3D platformers ruined everything, but that’s OK

In The Salmon of Doubt, Douglas Adams outlined rules describing people’s reactions to technology. You’ve probably read them. In short, he suggested what’s in the world when you arrive is normal, and what’s invented when you’re relatively young is new and exciting. However, whatever rocks up when you’re past it is against the natural order of things. That last one is how I felt about 3D platform games.

I know: old man yells at cloud. I’m aware this response was down to technology moving on without me, decades ago; but there was a tangible feeling during the mid-1990s that every game suddenly had to be in 3D, by law. It was like everyone’s design brains stopped working. Gone was any debate regarding the suitability of presentation formats. The notion of whether a game would be better in 3D was superfluous. Gamers were hungry for 3D, we were told – and they had snazzy new hardware to prove it. Therefore, all games would now be in 3D! The end.

This felt prescriptive and wrong, eroding what I loved about the genre. Much of the appeal of platform games was down to their clockwork nature – an emphasis on placement, precision, and timing. Perhaps too much emphasis at times, as evidenced by my younger self’s screams of anguish when Monty Mole yet again abruptly exploded across the screen after lightly brushing a patrolling foe. Or that deep resignation on realising Miner Willy would never get a good night’s sleep. But there was a feeling of total control – and that these titles felt right in having a healthy disinterest in the third dimension.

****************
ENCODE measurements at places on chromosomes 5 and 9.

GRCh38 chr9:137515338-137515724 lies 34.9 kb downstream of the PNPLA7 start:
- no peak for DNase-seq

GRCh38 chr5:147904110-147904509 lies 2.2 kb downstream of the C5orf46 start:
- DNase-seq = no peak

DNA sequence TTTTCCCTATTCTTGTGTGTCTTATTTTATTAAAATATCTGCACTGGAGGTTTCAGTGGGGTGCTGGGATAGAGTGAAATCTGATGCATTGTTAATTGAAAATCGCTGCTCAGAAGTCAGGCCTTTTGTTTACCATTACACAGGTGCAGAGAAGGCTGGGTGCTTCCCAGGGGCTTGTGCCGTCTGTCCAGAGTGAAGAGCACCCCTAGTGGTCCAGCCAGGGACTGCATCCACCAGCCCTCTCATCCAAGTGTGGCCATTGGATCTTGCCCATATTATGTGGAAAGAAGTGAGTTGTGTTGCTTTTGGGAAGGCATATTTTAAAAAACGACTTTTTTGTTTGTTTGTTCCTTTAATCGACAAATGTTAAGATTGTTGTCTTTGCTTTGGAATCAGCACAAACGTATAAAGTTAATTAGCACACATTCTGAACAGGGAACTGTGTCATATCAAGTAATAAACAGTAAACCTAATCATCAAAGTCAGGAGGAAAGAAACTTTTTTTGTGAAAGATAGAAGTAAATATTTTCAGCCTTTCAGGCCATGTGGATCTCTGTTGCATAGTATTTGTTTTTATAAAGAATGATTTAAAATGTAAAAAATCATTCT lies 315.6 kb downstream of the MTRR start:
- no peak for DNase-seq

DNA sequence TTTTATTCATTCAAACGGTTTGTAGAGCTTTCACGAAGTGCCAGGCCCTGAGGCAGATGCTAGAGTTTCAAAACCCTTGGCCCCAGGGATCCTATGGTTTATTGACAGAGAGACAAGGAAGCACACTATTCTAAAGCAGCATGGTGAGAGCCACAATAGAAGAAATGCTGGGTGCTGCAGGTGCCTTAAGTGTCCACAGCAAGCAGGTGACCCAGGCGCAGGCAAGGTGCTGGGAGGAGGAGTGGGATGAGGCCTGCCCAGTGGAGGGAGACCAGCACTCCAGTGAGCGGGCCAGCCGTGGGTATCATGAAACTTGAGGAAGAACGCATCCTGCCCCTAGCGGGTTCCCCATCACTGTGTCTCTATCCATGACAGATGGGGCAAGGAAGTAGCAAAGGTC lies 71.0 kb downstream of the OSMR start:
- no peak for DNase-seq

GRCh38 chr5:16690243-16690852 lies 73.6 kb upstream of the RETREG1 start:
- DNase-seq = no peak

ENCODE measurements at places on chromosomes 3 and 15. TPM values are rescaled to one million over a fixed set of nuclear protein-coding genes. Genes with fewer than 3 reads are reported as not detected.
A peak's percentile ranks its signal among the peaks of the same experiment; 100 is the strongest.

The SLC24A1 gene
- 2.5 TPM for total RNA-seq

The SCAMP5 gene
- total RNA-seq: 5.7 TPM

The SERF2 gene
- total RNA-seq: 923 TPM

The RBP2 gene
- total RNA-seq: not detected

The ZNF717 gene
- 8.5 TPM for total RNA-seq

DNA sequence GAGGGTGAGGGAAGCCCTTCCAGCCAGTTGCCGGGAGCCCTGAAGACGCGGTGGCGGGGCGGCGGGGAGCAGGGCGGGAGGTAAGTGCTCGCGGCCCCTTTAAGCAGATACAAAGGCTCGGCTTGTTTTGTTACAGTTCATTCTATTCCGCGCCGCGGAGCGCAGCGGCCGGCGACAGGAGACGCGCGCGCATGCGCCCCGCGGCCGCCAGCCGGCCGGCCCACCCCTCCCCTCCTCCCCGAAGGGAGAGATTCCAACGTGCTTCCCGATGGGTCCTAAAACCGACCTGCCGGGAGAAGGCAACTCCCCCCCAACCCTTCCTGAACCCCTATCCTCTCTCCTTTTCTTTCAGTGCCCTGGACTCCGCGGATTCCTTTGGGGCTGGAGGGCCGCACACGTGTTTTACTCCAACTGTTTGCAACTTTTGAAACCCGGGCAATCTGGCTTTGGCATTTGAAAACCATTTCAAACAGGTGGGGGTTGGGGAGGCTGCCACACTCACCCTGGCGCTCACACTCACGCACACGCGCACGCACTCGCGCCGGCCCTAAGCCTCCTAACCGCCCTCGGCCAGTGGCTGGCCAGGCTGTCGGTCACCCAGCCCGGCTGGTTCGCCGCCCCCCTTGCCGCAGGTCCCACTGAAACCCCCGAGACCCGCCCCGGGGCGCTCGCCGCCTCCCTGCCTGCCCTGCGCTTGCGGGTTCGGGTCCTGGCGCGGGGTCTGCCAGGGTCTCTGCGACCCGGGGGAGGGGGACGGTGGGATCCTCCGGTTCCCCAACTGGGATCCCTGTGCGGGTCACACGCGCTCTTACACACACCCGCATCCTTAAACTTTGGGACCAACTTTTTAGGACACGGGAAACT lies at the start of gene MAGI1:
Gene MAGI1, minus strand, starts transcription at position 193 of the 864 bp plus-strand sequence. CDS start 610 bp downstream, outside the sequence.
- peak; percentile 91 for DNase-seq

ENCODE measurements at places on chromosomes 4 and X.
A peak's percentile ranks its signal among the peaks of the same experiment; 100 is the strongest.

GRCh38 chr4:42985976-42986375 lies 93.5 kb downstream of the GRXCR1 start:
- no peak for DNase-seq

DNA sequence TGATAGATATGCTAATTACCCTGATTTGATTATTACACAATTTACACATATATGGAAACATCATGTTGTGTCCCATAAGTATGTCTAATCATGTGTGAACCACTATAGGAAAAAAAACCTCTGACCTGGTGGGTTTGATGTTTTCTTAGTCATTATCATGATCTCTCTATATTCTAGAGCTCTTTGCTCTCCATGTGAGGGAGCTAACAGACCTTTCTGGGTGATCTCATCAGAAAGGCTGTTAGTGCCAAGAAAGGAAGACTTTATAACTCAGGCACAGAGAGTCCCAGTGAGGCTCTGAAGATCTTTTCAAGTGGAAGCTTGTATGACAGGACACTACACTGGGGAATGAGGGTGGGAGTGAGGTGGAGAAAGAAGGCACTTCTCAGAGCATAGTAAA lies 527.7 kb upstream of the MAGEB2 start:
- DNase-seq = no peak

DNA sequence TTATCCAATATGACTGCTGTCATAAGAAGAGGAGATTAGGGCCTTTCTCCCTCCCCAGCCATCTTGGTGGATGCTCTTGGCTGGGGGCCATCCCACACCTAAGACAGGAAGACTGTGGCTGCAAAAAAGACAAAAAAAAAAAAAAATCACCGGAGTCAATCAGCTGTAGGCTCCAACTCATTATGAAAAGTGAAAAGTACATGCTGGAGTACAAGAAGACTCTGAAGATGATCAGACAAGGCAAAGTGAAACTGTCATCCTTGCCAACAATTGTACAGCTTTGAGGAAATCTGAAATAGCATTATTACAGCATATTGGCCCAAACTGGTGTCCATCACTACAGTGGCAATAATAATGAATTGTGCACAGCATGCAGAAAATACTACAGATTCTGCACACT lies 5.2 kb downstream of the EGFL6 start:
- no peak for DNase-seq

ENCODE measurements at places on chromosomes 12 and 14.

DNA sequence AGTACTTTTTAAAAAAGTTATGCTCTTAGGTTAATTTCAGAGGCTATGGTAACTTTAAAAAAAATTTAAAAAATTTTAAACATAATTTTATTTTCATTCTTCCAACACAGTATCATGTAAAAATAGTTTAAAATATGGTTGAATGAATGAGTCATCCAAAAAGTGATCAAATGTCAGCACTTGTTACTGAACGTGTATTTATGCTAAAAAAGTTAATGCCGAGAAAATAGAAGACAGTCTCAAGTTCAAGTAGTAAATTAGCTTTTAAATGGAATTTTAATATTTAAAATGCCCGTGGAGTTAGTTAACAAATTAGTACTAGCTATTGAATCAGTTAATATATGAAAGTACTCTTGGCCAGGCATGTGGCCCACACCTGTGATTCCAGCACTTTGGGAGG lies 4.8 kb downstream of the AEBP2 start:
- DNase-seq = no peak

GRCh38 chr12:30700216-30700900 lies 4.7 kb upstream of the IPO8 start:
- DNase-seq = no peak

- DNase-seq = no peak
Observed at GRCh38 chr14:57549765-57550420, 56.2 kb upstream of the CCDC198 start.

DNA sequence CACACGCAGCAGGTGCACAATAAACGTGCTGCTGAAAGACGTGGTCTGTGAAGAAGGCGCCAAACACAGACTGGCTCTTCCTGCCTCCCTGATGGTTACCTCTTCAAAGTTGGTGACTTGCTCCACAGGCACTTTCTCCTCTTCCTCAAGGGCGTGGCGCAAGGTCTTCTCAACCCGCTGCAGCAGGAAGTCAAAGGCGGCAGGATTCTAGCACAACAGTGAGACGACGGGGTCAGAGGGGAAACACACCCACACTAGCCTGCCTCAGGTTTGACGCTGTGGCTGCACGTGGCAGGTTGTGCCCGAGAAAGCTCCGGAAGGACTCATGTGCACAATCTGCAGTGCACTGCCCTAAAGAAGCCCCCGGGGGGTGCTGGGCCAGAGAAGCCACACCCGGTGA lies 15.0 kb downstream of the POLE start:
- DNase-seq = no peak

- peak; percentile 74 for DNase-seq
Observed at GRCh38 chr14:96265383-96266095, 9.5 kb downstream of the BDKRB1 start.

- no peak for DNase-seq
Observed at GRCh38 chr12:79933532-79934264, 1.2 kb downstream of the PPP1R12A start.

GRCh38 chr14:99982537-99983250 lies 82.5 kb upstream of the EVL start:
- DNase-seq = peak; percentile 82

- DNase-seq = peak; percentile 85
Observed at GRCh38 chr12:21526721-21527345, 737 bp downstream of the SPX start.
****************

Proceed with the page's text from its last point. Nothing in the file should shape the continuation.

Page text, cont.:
As gaming hardware and creator capabilities evolved, games in this space became increasingly expansive and clever. Jet Set Willy and Impossible Mission gave way to the masterpiece in design that was Super Mario Bros. I gawped at the astonishing technical prowess of Turrican II, casually throwing screen-sized enemies about on an ageing 8-bit Commodore 64. I was exhilarated by the sheer speed of Sonic.

Then some idiot ruined everything, because platform games had to be in 3D. Suddenly, I had to grapple with depth and cameras. Everything felt woolly, like directing a jelly. Nothing clicked, whether I was playing a bear, a bandicoot, a newly 3D speeding hedgehog, or a moustachioed man somehow still claiming he’s a plumber. (There has got to be some dodgy tax stuff going on with that.)

Having happily regressed into ‘old man’ mode, I was delighted when 2D platform games made a triumphant return on handhelds. All was right with the world again! But today, 3D platformers – having been out of vogue for a while – are on the rise, making a comeback of their own. Yet having thought about this for a while, that doesn’t fill me with horror this time around.

Why? Largely because there’s a feeling in gaming today that everything is now acceptable. Any shift towards 3D is not being demanded in response to technical evolution, and is instead driven by a combination of nostalgia and suitability regarding the games in question. Design brains aren’t turned off this time, and people will carry on creating 2D platformers for old farts like me as well. Joy!

We’re in a place where the best of this generation’s 3D and 2D platform games can happily coexist – and folks like me can stop worrying that industry overlords will decree all future iterations of Manic Miner must only be in 3D. Still, it could have all been worse: a maniac recently made a Sonic POV gameplay video on Twitter and it’s genuinely terrifying. At least 1990s platform gaming only went 3D rather than full POV.

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